It's all spinning wheels and self-doubt until the first pot of coffee.

LiveJournal, über social software

I've just noticed that LiveJournal added a School Directory, where you can search for schools you've attended and add them and the years you were there to your user info. Here's where I was between the years of 1989 and 1997:

Goodbye, Classmates.com? I've told people for years that every other social software app on the web is a reinvention of LiveJournal, done badly.

I'll never do it, but ever since I realized that LJ was Open Source, I've wanted to launch my own LJ-based social software site. The only difference would be that your User Info is what would appear as the main page under your personal URL, and the Journal would just be a secondary tab in the sidebar.

Because, after all, wouldn't that pretty much match 90-99% of the features offered by things like Friendster, Orkut, Tribe, and friends? (Oh, and if you use this idea, and make lots of money—hire me or something, will ya?)

Archived Comments

  • I tend to agree that LJ has some great software. Even behind the scenes, brad has some nice stuff going on.

    So, I have an LJ site going with just a couple of weblog/journals on it.

    I'm probably setting up another server for $WORK. God any more ideas you want to share?

  • Four or five years ago, I was trying to set up an LJ instance at work for general kibbitz and project knowledge capture. It caught on a bit, but I ended up getting a Movable Type install working with some hacks to integrate it with LDAP. For whatever reason, that seemed to catch on better. Either way, alongside a company wiki, it can be a cool resource if actually used

  • I'm not sure putting the User Info first, ahead of the journal, is going to work as well as LJ has.

    The reason LJ has worked so well, in my mind, is because the social networking stuff is there but is never the focus. It props up the other features of the site, instead being the end that the other features are merely the means to. Just as in life, the networking just happens as you go about the things you actually wanted to do.

    Interestingly, I've found that LJ is lousy place to find topical communities (unless you're into typical teenage popularity contests). It only works well to connect individuals, not collectives. It's very much like meatspace in these respects. (I'm not entirely sure where I'm going with this point, but it has some relevance to the other one that I can't quite grasp. Maybe you see something?)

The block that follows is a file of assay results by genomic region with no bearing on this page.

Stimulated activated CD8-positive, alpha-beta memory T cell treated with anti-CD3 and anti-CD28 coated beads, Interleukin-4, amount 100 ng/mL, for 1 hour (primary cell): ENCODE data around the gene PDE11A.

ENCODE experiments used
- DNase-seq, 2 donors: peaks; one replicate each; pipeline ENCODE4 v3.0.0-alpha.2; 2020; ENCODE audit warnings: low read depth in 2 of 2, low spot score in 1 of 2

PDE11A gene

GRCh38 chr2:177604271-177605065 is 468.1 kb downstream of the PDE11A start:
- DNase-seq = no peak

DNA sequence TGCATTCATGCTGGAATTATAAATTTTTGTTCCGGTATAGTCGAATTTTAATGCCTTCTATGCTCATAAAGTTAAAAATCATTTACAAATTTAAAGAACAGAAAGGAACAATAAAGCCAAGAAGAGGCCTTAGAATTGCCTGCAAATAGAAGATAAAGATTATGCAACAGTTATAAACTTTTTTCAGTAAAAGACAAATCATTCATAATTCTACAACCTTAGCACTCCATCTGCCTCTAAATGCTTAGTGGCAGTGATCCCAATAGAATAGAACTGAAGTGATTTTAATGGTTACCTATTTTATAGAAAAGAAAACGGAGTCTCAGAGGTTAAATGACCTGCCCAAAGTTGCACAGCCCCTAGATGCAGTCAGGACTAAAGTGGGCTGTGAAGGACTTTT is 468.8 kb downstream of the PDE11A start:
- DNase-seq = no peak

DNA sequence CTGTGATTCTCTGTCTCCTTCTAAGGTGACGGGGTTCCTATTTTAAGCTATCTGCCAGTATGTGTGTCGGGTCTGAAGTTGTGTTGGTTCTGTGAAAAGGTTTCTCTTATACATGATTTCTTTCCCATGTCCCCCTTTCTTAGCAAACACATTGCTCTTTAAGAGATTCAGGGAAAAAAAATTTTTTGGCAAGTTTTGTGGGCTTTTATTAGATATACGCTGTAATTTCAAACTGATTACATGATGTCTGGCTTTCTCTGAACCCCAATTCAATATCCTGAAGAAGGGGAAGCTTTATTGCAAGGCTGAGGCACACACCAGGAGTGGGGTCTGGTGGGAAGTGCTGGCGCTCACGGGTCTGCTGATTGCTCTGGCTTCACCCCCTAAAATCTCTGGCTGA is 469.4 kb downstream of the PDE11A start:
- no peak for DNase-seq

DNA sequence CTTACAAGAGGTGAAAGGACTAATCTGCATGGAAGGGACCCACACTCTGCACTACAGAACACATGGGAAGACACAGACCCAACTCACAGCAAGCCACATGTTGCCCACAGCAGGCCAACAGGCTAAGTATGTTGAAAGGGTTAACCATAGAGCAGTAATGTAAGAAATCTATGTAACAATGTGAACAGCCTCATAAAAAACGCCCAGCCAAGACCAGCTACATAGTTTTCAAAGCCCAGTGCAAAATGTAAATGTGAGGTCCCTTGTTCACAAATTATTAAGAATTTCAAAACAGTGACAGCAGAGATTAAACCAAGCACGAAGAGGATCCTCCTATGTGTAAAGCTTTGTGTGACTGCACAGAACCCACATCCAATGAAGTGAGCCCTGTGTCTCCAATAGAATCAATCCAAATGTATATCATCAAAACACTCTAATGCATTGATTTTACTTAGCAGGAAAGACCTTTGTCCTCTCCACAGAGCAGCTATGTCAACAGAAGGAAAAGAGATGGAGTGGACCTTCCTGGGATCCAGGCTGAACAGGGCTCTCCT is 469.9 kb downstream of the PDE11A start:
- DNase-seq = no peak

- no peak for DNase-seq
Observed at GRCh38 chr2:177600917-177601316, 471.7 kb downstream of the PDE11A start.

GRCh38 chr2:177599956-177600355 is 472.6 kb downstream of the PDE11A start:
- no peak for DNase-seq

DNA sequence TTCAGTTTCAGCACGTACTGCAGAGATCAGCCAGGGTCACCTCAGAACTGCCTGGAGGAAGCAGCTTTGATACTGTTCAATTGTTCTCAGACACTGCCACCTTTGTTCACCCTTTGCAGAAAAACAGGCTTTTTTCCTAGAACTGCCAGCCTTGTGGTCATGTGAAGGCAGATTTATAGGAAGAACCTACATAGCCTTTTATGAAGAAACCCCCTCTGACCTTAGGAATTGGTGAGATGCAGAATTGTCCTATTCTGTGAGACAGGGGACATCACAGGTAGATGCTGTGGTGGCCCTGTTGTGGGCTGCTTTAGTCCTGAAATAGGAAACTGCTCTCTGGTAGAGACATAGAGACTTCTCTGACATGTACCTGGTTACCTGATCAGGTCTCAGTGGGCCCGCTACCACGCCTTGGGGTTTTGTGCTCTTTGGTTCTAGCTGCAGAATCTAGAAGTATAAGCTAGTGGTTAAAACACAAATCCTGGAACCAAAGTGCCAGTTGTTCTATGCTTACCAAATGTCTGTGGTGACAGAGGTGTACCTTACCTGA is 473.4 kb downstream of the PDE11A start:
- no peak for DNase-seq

• "The only difference would be that your User Info is what would appear as the main page under your personal URL, and the Journal would just be a secondary tab in the sidebar."

    This is pretty much exactly what I'm doing with SporkID (work in progress). Except that I'm not trying to provide these social web services, rather, I'm trying to tie them all together and function as the glue between them.

    And while I quite agree that LJ blows the other blogging communities out of the water, SporkID's not prejudiced: it plays just as nicely with the other services and the independant blogs as it can. (Though obviously, it's limited by how open they decide to be.)

  • Aristotle: Oh, actually I'm being a bit snarky. I think most social sites are a disaster, and you're right—seems like the social stuff should be an enhancement to what you're really trying to do. Although, lately I've been liking the way 43{places,people,things} works.

    I'm surprised about the communities though... It's been awhile, but I had actually gotten some use out of them a few years ago on LJ. I figured that'd be one of the better features as time went on.

  • Bob, Does your SporkID have any similarities with OpenID? There's been some thinking about how to build some kind of inter-app integration atop OpenID, but no-one's really got beyond the chin-stroking stage.

  • I haven't looked at 43*---maybe I should.

    As far as the communities on LJ are concerned, they aren't entirely useless, but both SNR and activity levels are way low. Quite like the typical computer club / writer's workshop / keyboard school in meatspace, where the locality of people is a bigger constraint to the makeup of the membership than the intensity of their interest. On LJ, I think the key factor is that it's so easy to find dedicated topical online communities, which offer a far more satisfactory experience, that only those who cannot be bothered to look for them are compelled to look for corresponding communities on LJ.

    On a different note, another case of succesful social networking just occured to me---Flickr. There too the networking it is a very successful component, cherished by many, but again only a component that compounds the experience, not an end in itself. And arguably that's why it's so successful.

  • After some careful consideration, I decided to rename SporkID to something more generic sounding (Sporklet) and pull the identity stuff right out of the application.

    But to answer your question, absolutely, yes. I am definately planning on building on top of OpenID, and possibly Sxip (though not definately). I'm working on a modular reputation-based authorization system of identity, which I'm planning on setting up under a non-profit org in order to allay any fears people might have of, say, having my company get acquired by another larger company and then finding themselves having lost control of their identity.

    The general idea is, "Great, we've got a decent, easy to implement system of authenticating via OpenID, but the decentralized model doesn't work quite as well for authorization systems because systems can lie." So what I'm working on is a method of bringing different trust metrics under a single roof that's easy to access via a REST web services API. And then Sporklet (the stuff I described in my earlier comment) just makes use of the reputation/identity stuff in the background.